If virtyou is able to grow a large community of users, however, the company may be able to provide a useful marketing platform to architects and real estate developers, at a lower cost than Second Life.
Before launching virtyou, Amann was a professional media sociologist and market researcher. Today, he is in talks with a large German telecom firm to do focus groups and product tests inside a virtual world.
“You can test films, video clips, ad spots, conduct lengthy in-depth interviews,” he said. “A whole lot of the traditional instruments of market research can be transposed into virtual worlds.”
Participants would be recruited through traditional channels and then, instead of physically going to a research facility, would log into a virtual space for the research sessions.
FREEDOM OF SPEECH?
The biggest problem virtyou currently faces is the lack of legally available voice communications. According to virtyou CTO Michael Steinmetz (also known as “Torrid Luna”), an open source voice system called FreeSWITCH is currently available on 15 regions in virtyou — but the client-side software that makes FreeSWITCH usable is not licensed for use outside SecondLife.
The Second Life browser and the Hippo browser — the two most popular ways to visit OpenSim worlds — include a client that works with the proprietary Vivox voice platform. Second Life has a Vivox license for use in its world, and IBM has a Vivox license to use with its OpenSim-based Lotus Sametime 3D product.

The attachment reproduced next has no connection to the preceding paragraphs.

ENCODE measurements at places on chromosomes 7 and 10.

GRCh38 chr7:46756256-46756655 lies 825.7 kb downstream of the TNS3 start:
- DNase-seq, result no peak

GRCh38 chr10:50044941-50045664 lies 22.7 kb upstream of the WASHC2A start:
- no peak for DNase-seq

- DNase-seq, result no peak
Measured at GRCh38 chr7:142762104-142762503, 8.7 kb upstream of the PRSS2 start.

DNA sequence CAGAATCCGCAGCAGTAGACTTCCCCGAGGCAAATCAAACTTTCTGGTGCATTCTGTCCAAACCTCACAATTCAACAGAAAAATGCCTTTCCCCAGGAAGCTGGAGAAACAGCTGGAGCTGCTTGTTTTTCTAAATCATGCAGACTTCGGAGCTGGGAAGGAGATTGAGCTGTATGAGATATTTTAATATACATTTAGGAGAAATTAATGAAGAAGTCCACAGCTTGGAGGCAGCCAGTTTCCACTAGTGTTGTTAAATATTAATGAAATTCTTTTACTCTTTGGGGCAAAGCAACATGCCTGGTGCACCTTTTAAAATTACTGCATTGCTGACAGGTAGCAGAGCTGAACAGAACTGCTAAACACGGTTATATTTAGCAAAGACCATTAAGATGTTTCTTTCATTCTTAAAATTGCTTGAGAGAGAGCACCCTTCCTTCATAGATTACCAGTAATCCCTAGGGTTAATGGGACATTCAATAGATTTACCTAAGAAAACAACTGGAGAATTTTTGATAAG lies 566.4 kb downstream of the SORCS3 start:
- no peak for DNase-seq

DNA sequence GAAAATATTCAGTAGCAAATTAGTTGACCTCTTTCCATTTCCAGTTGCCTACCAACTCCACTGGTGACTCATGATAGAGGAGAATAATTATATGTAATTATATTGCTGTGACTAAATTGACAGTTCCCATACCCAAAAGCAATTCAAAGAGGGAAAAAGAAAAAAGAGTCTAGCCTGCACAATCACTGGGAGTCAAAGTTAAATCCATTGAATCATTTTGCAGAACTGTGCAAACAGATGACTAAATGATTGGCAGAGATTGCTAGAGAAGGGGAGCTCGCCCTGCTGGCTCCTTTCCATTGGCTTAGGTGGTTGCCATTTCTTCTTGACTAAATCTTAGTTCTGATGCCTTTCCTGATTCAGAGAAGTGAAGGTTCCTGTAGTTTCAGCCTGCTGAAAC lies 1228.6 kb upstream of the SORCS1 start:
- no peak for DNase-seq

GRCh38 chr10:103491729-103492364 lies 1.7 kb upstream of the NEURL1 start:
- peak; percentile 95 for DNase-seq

FreeSWITCH is compatible with the Vivox client built into the browser, but those who use it are in violation of the Vivox license agreement.
The two most popular browsers for OpenSim — the Second Life browser, and Hippo — both use a viewer licensed to work only in the Second Life world with the Vivox voice system.
Not having voice on virtyou “would be a major obstacle in the way of our business strategy,” said Amann.
Steinmetz said that he’s been trying to get a Vivox license for virtyou.
“But they are not prepared for OpenSim, or so they tells us,” he said.
According to Steinmetz, Vivox is in the process of sorting out how to provice small-scale access, and will have more information soon.
“We are working on a license-free client,” said Steinmetz. “But that needs some time, as you might understand.”